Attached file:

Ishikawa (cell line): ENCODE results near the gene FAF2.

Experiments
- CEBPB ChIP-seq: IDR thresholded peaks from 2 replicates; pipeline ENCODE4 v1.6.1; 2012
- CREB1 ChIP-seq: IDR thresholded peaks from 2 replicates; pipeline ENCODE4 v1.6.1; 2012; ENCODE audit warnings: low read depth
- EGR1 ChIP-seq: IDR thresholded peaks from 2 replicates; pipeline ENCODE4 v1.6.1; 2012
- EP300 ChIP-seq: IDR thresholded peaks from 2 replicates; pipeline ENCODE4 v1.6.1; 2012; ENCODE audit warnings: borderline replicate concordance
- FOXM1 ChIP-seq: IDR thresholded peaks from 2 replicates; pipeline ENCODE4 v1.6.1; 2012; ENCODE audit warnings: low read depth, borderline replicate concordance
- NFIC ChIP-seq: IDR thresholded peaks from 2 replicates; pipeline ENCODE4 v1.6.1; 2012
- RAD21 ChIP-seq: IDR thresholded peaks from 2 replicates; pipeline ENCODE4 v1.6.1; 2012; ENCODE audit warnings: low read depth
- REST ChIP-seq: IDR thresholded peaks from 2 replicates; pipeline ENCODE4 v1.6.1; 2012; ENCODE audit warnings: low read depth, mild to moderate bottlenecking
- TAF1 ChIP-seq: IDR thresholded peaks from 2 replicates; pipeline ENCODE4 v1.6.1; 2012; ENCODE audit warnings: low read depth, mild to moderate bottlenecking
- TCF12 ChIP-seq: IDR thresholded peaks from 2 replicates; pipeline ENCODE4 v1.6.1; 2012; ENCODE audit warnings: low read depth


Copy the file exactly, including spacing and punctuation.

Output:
Ishikawa (cell line): ENCODE results near the gene FAF2.

Experiments
- CEBPB ChIP-seq: IDR thresholded peaks from 2 replicates; pipeline ENCODE4 v1.6.1; 2012
- CREB1 ChIP-seq: IDR thresholded peaks from 2 replicates; pipeline ENCODE4 v1.6.1; 2012; ENCODE audit warnings: low read depth
- EGR1 ChIP-seq: IDR thresholded peaks from 2 replicates; pipeline ENCODE4 v1.6.1; 2012
- EP300 ChIP-seq: IDR thresholded peaks from 2 replicates; pipeline ENCODE4 v1.6.1; 2012; ENCODE audit warnings: borderline replicate concordance
- FOXM1 ChIP-seq: IDR thresholded peaks from 2 replicates; pipeline ENCODE4 v1.6.1; 2012; ENCODE audit warnings: low read depth, borderline replicate concordance
- NFIC ChIP-seq: IDR thresholded peaks from 2 replicates; pipeline ENCODE4 v1.6.1; 2012
- RAD21 ChIP-seq: IDR thresholded peaks from 2 replicates; pipeline ENCODE4 v1.6.1; 2012; ENCODE audit warnings: low read depth
- REST ChIP-seq: IDR thresholded peaks from 2 replicates; pipeline ENCODE4 v1.6.1; 2012; ENCODE audit warnings: low read depth, mild to moderate bottlenecking
- TAF1 ChIP-seq: IDR thresholded peaks from 2 replicates; pipeline ENCODE4 v1.6.1; 2012; ENCODE audit warnings: low read depth, mild to moderate bottlenecking
- TCF12 ChIP-seq: IDR thresholded peaks from 2 replicates; pipeline ENCODE4 v1.6.1; 2012; ENCODE audit warnings: low read depth